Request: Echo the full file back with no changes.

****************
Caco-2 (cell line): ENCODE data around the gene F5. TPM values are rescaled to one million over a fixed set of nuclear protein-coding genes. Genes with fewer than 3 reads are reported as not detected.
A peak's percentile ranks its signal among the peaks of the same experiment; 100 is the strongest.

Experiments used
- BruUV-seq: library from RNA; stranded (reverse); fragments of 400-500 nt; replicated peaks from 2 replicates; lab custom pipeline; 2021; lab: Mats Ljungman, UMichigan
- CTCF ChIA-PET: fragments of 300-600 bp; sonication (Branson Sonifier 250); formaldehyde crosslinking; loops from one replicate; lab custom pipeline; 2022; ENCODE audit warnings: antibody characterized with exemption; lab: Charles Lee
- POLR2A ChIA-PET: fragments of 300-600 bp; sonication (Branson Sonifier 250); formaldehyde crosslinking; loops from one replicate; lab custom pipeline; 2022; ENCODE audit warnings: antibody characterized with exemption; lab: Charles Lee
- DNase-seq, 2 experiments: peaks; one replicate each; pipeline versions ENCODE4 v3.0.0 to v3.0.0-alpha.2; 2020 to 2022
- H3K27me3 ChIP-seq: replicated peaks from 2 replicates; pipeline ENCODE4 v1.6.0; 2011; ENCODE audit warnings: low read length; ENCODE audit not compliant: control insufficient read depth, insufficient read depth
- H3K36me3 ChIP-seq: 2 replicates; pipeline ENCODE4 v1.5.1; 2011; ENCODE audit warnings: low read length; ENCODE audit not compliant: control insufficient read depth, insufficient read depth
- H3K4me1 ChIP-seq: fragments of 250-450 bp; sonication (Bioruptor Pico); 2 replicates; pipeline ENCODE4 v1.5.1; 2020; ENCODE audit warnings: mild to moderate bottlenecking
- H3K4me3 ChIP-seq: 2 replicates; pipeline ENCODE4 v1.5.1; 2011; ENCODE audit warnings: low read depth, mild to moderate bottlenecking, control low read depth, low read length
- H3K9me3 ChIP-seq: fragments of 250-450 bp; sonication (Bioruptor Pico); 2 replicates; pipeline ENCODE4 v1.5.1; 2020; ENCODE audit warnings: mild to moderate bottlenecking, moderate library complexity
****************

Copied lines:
Caco-2 (cell line): ENCODE data around the gene F5. TPM values are rescaled to one million over a fixed set of nuclear protein-coding genes. Genes with fewer than 3 reads are reported as not detected.
A peak's percentile ranks its signal among the peaks of the same experiment; 100 is the strongest.

Experiments used
- BruUV-seq: library from RNA; stranded (reverse); fragments of 400-500 nt; replicated peaks from 2 replicates; lab custom pipeline; 2021; lab: Mats Ljungman, UMichigan
- CTCF ChIA-PET: fragments of 300-600 bp; sonication (Branson Sonifier 250); formaldehyde crosslinking; loops from one replicate; lab custom pipeline; 2022; ENCODE audit warnings: antibody characterized with exemption; lab: Charles Lee
- POLR2A ChIA-PET: fragments of 300-600 bp; sonication (Branson Sonifier 250); formaldehyde crosslinking; loops from one replicate; lab custom pipeline; 2022; ENCODE audit warnings: antibody characterized with exemption; lab: Charles Lee
- DNase-seq, 2 experiments: peaks; one replicate each; pipeline versions ENCODE4 v3.0.0 to v3.0.0-alpha.2; 2020 to 2022
- H3K27me3 ChIP-seq: replicated peaks from 2 replicates; pipeline ENCODE4 v1.6.0; 2011; ENCODE audit warnings: low read length; ENCODE audit not compliant: control insufficient read depth, insufficient read depth
- H3K36me3 ChIP-seq: 2 replicates; pipeline ENCODE4 v1.5.1; 2011; ENCODE audit warnings: low read length; ENCODE audit not compliant: control insufficient read depth, insufficient read depth
- H3K4me1 ChIP-seq: fragments of 250-450 bp; sonication (Bioruptor Pico); 2 replicates; pipeline ENCODE4 v1.5.1; 2020; ENCODE audit warnings: mild to moderate bottlenecking
- H3K4me3 ChIP-seq: 2 replicates; pipeline ENCODE4 v1.5.1; 2011; ENCODE audit warnings: low read depth, mild to moderate bottlenecking, control low read depth, low read length
- H3K9me3 ChIP-seq: fragments of 250-450 bp; sonication (Bioruptor Pico); 2 replicates; pipeline ENCODE4 v1.5.1; 2020; ENCODE audit warnings: mild to moderate bottlenecking, moderate library complexity